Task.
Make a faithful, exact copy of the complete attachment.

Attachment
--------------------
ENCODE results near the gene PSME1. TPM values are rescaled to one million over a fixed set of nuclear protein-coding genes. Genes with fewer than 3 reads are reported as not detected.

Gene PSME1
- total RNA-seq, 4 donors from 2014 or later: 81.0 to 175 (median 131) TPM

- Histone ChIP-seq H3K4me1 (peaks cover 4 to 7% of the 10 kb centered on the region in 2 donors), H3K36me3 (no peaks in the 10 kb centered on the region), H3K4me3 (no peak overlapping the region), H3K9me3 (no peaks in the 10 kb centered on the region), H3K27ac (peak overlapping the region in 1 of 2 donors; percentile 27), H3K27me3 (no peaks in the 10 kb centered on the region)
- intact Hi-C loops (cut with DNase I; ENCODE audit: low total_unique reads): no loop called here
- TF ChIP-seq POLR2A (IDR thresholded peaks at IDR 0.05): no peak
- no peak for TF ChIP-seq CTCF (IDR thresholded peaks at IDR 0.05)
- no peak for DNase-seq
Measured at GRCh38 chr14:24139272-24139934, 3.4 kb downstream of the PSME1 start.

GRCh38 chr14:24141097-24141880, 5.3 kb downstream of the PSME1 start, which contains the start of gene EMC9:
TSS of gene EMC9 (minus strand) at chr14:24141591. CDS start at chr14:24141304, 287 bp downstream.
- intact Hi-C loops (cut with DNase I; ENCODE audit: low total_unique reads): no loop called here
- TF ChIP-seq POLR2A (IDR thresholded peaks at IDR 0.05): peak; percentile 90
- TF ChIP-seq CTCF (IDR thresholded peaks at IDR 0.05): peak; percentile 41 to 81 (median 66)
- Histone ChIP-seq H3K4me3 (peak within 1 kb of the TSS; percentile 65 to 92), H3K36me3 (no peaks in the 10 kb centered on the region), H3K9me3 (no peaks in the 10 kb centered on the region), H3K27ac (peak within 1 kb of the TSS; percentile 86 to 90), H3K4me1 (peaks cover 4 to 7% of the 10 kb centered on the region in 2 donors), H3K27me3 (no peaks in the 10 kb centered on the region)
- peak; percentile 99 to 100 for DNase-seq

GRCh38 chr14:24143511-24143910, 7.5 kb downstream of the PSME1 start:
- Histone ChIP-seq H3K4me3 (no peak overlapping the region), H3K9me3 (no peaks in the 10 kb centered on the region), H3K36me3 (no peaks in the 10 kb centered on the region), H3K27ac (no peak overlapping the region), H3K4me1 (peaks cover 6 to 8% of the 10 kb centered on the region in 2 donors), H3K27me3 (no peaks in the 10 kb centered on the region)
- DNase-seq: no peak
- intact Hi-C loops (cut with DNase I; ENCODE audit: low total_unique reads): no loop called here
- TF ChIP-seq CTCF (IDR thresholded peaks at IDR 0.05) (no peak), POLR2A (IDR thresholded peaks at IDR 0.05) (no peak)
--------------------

ENCODE results near the gene PSME1. TPM values are rescaled to one million over a fixed set of nuclear protein-coding genes. Genes with fewer than 3 reads are reported as not detected.

Gene PSME1
- total RNA-seq, 4 donors from 2014 or later: 81.0 to 175 (median 131) TPM

- Histone ChIP-seq H3K4me1 (peaks cover 4 to 7% of the 10 kb centered on the region in 2 donors), H3K36me3 (no peaks in the 10 kb centered on the region), H3K4me3 (no peak overlapping the region), H3K9me3 (no peaks in the 10 kb centered on the region), H3K27ac (peak overlapping the region in 1 of 2 donors; percentile 27), H3K27me3 (no peaks in the 10 kb centered on the region)
- intact Hi-C loops (cut with DNase I; ENCODE audit: low total_unique reads): no loop called here
- TF ChIP-seq POLR2A (IDR thresholded peaks at IDR 0.05): no peak
- no peak for TF ChIP-seq CTCF (IDR thresholded peaks at IDR 0.05)
- no peak for DNase-seq
Measured at GRCh38 chr14:24139272-24139934, 3.4 kb downstream of the PSME1 start.

GRCh38 chr14:24141097-24141880, 5.3 kb downstream of the PSME1 start, which contains the start of gene EMC9:
TSS of gene EMC9 (minus strand) at chr14:24141591. CDS start at chr14:24141304, 287 bp downstream.
- intact Hi-C loops (cut with DNase I; ENCODE audit: low total_unique reads): no loop called here
- TF ChIP-seq POLR2A (IDR thresholded peaks at IDR 0.05): peak; percentile 90
- TF ChIP-seq CTCF (IDR thresholded peaks at IDR 0.05): peak; percentile 41 to 81 (median 66)
- Histone ChIP-seq H3K4me3 (peak within 1 kb of the TSS; percentile 65 to 92), H3K36me3 (no peaks in the 10 kb centered on the region), H3K9me3 (no peaks in the 10 kb centered on the region), H3K27ac (peak within 1 kb of the TSS; percentile 86 to 90), H3K4me1 (peaks cover 4 to 7% of the 10 kb centered on the region in 2 donors), H3K27me3 (no peaks in the 10 kb centered on the region)
- peak; percentile 99 to 100 for DNase-seq

GRCh38 chr14:24143511-24143910, 7.5 kb downstream of the PSME1 start:
- Histone ChIP-seq H3K4me3 (no peak overlapping the region), H3K9me3 (no peaks in the 10 kb centered on the region), H3K36me3 (no peaks in the 10 kb centered on the region), H3K27ac (no peak overlapping the region), H3K4me1 (peaks cover 6 to 8% of the 10 kb centered on the region in 2 donors), H3K27me3 (no peaks in the 10 kb centered on the region)
- DNase-seq: no peak
- intact Hi-C loops (cut with DNase I; ENCODE audit: low total_unique reads): no loop called here
- TF ChIP-seq CTCF (IDR thresholded peaks at IDR 0.05) (no peak), POLR2A (IDR thresholded peaks at IDR 0.05) (no peak)